Elderly research participants feel safe to continue study amid COVID-19
Amid the coronavirus disease 2019 (COVID-19) pandemic, elderly participants of clinical research studies believe that medical centres can ensure safety, a recent study has found.
“Knowing patientsʼ and caregiverʼs perspectives may help researchers be better prepared for future pandemics. Two such measures could be investing in ways to send timely and accurate messages to patients and their caregivers and offering more telehealth options during pandemics,” researchers said.
The study included 51 elderly participants in clinical research studies and their caregivers. Participants were given questions regarding their safety perceptions of the study visits, the medical centre’s preparedness to handle the pandemic and their sources of COVID-19 information. Patients answered in 5-point Likert scales.
Most of the participants (78 percent) responded that they felt safe or very safe attending the schedule research appointment, while 66 percent noted that the screening steps the centre took added to the sense of security. Eighty-two percent said they thought the medical centre was prepared or very prepared to deal with the pandemic.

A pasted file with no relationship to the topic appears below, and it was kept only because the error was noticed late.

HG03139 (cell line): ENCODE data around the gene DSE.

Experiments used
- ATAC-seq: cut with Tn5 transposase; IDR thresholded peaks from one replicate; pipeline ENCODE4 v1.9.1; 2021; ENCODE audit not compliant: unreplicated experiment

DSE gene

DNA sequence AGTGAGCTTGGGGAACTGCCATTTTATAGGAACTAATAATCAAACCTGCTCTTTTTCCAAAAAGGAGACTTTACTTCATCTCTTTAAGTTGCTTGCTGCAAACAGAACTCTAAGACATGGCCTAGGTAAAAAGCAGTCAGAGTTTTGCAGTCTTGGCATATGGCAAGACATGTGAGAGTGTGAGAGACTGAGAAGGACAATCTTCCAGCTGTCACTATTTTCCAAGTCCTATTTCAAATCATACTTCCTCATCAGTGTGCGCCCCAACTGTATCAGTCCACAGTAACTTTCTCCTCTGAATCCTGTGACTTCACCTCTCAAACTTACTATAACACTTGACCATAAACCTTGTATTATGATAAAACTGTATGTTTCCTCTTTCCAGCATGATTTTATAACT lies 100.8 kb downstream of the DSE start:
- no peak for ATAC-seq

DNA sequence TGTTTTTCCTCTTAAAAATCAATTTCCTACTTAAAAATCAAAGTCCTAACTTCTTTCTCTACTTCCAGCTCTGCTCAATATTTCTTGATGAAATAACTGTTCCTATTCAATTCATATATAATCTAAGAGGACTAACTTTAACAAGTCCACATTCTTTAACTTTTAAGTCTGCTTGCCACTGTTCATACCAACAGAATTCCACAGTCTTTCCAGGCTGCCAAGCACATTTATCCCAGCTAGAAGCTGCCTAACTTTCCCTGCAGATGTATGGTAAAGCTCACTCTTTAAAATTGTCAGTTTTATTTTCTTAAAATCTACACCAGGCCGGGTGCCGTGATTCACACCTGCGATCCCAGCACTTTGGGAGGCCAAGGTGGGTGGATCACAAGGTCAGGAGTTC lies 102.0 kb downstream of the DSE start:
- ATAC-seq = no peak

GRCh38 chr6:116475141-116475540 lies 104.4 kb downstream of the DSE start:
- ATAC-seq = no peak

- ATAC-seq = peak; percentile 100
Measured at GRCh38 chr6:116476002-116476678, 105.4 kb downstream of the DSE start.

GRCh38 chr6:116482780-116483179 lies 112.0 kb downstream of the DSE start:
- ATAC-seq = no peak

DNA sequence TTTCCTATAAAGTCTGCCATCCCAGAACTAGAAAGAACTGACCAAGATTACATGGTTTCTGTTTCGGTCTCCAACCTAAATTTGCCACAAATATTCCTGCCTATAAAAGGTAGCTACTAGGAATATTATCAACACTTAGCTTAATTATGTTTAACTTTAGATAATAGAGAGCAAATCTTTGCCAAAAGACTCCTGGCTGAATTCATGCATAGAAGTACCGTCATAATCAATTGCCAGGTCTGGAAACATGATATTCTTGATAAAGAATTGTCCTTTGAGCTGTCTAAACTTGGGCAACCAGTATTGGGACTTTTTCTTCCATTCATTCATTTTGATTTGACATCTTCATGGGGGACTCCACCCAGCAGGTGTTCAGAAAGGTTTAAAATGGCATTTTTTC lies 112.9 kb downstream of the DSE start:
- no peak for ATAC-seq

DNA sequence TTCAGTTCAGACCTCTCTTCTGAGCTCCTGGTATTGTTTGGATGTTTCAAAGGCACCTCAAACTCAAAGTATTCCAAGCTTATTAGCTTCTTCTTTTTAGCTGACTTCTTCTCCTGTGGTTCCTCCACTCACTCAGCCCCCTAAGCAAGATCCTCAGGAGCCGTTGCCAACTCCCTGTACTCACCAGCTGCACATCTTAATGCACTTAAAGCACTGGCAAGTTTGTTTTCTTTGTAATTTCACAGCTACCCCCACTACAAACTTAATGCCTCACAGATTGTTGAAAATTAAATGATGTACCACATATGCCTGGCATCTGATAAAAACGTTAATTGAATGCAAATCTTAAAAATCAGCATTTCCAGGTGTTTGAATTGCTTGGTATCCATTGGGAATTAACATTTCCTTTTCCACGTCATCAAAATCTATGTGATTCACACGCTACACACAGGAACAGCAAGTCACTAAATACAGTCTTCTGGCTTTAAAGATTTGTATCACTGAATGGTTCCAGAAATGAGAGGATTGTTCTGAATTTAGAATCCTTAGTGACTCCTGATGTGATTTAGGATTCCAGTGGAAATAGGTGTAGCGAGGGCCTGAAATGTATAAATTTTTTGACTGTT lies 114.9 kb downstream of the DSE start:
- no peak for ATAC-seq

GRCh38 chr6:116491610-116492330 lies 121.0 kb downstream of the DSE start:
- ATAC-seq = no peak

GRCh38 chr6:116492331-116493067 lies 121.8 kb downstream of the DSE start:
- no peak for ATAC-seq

Eighty-two percent likewise said that they were likely or very likely to recommend that other people keep their medical appointments. Despite this, half of the eligible participants opted for phone vs in-person follow-ups.
Perceptions about the pandemic was influenced by a sex and the source of information. Females, for example, had higher panic scores than males (4.8 vs 4.2; p=0.02), while those who relied on television reports felt safer to attend their in-person visit (4.8 vs 3.9; p=0.008), as opposed to those who got their information from family members.